Q: But you felt like you could play through the pain and be productive?
A: I knew I could be productive, and go out there and help my team. The week I didn't play against Cleveland, I knew if I could go in there, I could have played and contributed.
Q: What do you think the Saints need the most going into this season?
A: Be hungry. We need to be hungry and go out and try to put up better numbers, in each guy's position. Our goal should be every player should want to make the Pro Bowl.
Q: Did you get a sense last year that since the team had such a strong start, some of that hunger went away? Did complacency sink in?
A: I don't think complacency sunk in. We would have preferred to have our off week at the beginning of the year. Because once we hit that off week, it was like we never really got on the same page. The continuity wasn't there, and it just didn't click for us like it did early in the year.
Q: How has the NFL lived up to your dreams or thoughts of what it would be like coming out of Old Miss?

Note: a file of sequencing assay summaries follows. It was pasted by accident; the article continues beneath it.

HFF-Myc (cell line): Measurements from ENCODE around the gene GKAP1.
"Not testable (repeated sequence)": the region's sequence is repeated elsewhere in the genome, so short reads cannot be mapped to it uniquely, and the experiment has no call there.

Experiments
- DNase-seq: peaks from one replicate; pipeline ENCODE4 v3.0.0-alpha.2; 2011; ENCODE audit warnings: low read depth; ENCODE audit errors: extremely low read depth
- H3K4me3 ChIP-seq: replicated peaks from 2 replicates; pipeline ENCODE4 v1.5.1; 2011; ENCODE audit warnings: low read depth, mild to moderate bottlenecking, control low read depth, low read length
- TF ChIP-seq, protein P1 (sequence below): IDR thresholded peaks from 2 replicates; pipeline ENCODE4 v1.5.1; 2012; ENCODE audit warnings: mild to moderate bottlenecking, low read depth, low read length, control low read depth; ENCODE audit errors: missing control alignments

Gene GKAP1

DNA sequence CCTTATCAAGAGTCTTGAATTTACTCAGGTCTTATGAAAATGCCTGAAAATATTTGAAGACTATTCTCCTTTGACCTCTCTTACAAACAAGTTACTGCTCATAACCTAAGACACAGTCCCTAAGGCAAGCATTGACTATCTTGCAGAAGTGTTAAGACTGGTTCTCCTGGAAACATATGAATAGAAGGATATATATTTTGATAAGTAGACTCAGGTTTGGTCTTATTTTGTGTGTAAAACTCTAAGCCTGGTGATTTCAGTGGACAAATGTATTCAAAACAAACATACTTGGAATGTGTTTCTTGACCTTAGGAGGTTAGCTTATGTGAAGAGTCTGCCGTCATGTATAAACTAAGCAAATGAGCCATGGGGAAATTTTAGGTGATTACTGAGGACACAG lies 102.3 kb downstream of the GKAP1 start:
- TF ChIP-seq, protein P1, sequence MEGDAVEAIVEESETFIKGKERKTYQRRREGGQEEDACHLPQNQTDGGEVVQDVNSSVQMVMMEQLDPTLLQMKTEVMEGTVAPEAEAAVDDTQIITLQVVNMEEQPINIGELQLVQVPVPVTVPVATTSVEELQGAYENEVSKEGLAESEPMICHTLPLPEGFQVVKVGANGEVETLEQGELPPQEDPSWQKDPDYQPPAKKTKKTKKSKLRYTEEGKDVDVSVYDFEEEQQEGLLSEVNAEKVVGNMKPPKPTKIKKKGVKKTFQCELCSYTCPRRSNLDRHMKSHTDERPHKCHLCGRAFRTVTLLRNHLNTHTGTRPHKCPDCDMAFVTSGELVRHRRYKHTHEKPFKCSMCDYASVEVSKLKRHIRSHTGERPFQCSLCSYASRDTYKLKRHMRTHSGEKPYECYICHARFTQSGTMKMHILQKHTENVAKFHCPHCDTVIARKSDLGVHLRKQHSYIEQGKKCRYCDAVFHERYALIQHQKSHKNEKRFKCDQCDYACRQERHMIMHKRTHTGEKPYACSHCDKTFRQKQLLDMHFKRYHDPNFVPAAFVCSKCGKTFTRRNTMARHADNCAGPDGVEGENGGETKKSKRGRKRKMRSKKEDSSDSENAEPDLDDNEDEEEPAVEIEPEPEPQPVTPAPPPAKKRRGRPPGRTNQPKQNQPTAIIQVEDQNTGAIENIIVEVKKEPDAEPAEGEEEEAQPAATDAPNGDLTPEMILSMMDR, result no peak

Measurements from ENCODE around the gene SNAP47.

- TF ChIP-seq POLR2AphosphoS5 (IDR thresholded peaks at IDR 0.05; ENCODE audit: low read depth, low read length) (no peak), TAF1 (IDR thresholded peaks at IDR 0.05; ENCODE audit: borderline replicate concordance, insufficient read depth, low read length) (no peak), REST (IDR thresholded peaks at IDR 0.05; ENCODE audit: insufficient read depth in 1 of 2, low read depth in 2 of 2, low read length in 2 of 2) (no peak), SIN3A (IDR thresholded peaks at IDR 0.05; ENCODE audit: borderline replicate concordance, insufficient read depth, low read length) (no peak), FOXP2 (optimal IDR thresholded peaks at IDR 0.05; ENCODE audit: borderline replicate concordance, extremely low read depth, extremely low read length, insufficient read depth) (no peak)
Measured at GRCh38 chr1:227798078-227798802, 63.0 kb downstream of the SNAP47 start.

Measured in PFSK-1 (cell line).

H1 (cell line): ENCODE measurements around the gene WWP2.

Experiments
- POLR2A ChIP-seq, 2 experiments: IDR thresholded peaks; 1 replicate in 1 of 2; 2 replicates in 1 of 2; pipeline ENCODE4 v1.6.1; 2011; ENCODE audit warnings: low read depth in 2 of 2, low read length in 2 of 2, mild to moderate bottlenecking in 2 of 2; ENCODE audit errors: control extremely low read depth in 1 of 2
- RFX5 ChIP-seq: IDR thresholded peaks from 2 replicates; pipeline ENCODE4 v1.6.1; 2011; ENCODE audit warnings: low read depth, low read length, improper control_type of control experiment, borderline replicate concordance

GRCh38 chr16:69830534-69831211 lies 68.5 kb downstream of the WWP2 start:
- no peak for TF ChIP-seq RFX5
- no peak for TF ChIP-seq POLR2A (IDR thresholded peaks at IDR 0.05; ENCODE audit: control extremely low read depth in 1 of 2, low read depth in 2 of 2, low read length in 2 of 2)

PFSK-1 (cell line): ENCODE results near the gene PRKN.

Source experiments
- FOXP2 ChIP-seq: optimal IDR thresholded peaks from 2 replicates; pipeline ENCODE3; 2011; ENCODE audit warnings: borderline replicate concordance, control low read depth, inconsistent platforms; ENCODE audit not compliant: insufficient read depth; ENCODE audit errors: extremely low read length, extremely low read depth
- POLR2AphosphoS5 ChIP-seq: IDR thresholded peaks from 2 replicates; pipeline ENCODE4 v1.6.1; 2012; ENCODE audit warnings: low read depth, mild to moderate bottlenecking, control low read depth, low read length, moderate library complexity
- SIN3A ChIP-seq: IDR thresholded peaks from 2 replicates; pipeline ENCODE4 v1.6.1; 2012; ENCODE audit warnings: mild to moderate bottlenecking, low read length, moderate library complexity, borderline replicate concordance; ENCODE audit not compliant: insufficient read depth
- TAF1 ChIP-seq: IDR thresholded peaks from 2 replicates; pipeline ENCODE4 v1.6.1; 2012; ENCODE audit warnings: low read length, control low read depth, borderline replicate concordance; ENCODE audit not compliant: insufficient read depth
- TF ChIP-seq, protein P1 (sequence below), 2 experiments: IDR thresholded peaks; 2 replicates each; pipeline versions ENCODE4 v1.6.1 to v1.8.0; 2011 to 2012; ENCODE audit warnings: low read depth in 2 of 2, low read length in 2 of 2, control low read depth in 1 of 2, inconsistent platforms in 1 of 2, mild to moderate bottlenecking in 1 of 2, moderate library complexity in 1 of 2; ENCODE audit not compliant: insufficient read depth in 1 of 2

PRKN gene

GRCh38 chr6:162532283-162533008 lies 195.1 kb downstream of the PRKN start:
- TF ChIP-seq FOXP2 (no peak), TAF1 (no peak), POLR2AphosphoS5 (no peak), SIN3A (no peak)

A: As far as playing against the best athletes and the best guys in college playing in the SEC, we played against some of the best athletes already. Now it's every Sunday, you're playing against some of the best talent in the world. Probably the biggest thing I notice about -- and that's any professional sport -- is the business side of it. It's unfortunate, but that's a part of it.
Q: It's so much harder to keep a core of talented players, and in the Saints' case, it seems that there is a young nucleus with you and guys like Aaron, Donté Stallworth, Charles Grant, etc. Do you feel like you've got solid rock to build on?
A: I definitely think the biggest deal is that every team has a window of opportunity that they have to try and win the championship, or else they have to unleash that core. Right now, on offense and defense, I think we're building a core unit of guys to enter that window. Last year, we had a prime opportunity for it, and we didn't get the job done. We were raw and young in some areas, but as far as being able to score points and being able to produce on offense, we did a great job. At times, (the offense) didn't put our defense in great positions, but regardless of the situation ... each team has to make it before the coach is fired or you have an exit of so many players that it won't be possible.